Water-loving willows bordered the wetlands. Stretching out from there were riparian forests of sycamores, cottonwoods, elders and valley oaks.
The drier areas of the Valley were covered in some of the most diverse grasslands in North America. These grasslands supported herds of large mammals like pronghorn antelope, mule deer and tule elk. Wolves, mountain lions and grizzly bears also made the Valley home.
This particular ranch is not responsible for the decline of the Central Valley. It was caused by carrots and cauliflower, dams and row crops, almonds and ploughs.

Sustainable Thinking: Destroying the Earth More Slowly

Human agriculture, whether it is goat herding or tomato planting, has desertified land from the Middle East to the Central Valley. Debating whether a vegan diet is more sustainable than a grass-fed beef diet is like debating whether it is more harmful to hold your hand in a pot of boiling water or on a hot stove.
When we talk about the sustainability of our food system, we talk about doing less harm. We are fascinated by a burrowing worm’s power to fertilize soil. We admire the bear for spreading the seeds of beneficial plants. We celebrate a beaver’s dam for its ability to restore wetlands. But, when we talk about humans working soil, eating food, or building homes, we call ourselves eco-conscious if we cause a little less damage than our neighbor.
The mantra of this thinking is “sustainability,” literally meaning, “to maintain at the current rate.” This does not inspire. This does not stop the deterioration of the earth.
Instead of thinking sustainably, let’s begin thinking regeneratively.

China’s Loess Plateau and Farmer Gabe Brown

China’s Loess Plateau was one of the most overgrazed, soil eroded places in the world. The degradation of the land led to widespread poverty. Through the implementation of regenerative agriculture, and ecosystem restoration strategies, an area the size of Switzerland has been restored. Perennial vegetation has increased from 17 to 34 percent, the flow of sediment into the Yellow River has been reduced by 100 million tons each year, food production increased and average incomes almost tripled.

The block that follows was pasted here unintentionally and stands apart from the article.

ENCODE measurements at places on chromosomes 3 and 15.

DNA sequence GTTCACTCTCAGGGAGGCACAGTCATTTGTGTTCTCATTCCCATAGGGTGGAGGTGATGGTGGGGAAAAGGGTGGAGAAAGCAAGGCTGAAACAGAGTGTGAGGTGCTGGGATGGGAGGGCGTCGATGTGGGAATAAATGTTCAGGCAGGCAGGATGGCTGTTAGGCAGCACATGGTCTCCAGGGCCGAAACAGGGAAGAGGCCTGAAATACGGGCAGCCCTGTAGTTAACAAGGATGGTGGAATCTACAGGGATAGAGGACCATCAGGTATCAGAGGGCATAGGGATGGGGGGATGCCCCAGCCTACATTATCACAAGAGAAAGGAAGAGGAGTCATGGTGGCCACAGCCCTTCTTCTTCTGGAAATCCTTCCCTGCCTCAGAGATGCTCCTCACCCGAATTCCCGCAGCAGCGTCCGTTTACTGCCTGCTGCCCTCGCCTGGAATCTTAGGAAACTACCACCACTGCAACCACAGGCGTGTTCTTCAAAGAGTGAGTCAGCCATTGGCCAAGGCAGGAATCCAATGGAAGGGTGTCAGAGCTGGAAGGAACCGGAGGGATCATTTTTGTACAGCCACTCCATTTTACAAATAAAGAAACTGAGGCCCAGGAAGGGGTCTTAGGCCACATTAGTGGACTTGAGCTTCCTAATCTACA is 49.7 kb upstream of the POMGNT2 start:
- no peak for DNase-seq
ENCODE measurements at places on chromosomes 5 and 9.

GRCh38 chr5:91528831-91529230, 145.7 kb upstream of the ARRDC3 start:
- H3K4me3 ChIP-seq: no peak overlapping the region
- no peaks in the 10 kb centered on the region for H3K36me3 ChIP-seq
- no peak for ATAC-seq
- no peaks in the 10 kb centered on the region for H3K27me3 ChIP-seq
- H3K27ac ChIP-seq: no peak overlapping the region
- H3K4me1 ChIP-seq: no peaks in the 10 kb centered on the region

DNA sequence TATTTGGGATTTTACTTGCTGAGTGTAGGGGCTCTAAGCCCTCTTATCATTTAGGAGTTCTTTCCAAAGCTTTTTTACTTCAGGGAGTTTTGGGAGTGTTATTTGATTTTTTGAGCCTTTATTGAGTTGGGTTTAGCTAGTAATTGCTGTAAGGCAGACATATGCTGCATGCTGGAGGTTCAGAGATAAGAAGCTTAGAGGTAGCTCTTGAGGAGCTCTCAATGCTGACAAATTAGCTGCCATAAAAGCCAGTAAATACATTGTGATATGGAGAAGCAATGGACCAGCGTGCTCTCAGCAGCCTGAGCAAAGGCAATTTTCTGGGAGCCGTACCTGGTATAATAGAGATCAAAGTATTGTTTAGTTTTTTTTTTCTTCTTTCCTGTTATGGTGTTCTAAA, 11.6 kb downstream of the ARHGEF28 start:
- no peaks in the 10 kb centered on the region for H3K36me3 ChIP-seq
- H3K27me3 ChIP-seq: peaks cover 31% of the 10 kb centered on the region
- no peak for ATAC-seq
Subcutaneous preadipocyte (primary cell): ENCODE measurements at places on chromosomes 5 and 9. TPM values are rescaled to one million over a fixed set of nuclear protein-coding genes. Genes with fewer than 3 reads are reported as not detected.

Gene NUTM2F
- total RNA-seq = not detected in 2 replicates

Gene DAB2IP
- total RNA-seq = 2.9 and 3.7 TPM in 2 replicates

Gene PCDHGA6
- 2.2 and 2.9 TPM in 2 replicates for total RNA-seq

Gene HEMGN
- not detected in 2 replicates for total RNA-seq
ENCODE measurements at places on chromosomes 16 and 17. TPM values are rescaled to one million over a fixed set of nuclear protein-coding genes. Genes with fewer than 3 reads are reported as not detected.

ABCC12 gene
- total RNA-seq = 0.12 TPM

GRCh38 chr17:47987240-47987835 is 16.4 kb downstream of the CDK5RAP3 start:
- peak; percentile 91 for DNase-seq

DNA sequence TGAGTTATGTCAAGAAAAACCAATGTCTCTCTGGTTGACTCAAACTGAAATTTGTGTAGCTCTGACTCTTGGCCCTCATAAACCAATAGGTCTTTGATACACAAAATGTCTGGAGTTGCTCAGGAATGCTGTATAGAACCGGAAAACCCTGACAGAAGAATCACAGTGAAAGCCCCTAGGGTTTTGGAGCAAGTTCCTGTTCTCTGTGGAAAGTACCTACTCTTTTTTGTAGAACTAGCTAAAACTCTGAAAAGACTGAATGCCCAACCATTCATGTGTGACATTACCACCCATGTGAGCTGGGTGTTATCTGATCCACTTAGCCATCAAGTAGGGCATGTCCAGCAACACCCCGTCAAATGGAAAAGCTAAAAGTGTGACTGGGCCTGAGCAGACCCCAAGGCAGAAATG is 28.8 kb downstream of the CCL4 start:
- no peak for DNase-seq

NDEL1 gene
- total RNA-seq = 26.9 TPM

Farmer Gabe Brown began farming in North Dakota almost 30 years ago. His land, having been conventionally farmed, was low in fertility, had poor water retention and native grasslands were in poor health. He implemented no-till farming, holistic grazing, and other regenerative practices. Now, his soil organic matter has increased from 2% to 8%, the soil infiltration rate has increased 16 times, and his corn yield is 20% higher than the county average.

Regenerative  Thinking

Adopting an identity in the food debate gives us a set of rules to follow and a feeling of superiority. Some diets are less harmful than others and can be a good start. However, when we slap a label on ourselves and declare our work done, we put on blinders that don’t allow us to see the impact of the banana we are eating. We become distanced from real solutions.
It took us 150 years to transform the Central Valley, I believe we can regenerate it, and other parts of the earth, in the same amount or less time. It is time to take our hands out of the fire and put them to work. It’s time to think differently, it’s time to think regeneratively.

About the Blog Contributor, Rick Perillo:
Since graduating from California State University, Northridge in 2006, Rick Perillo has been exploring and teaching ecological gardening practices. He has worked on organic farms in New Zealand and Colorado, as well as earned two Permaculture Certificates, his Master Gardener Certificate, and Certificate in Global Sustainability from UCLA. Rick currently is designing and teaching a garden-based curriculum for a progressive school in Calabasas as well as running the website www.thecarrotrevolution.com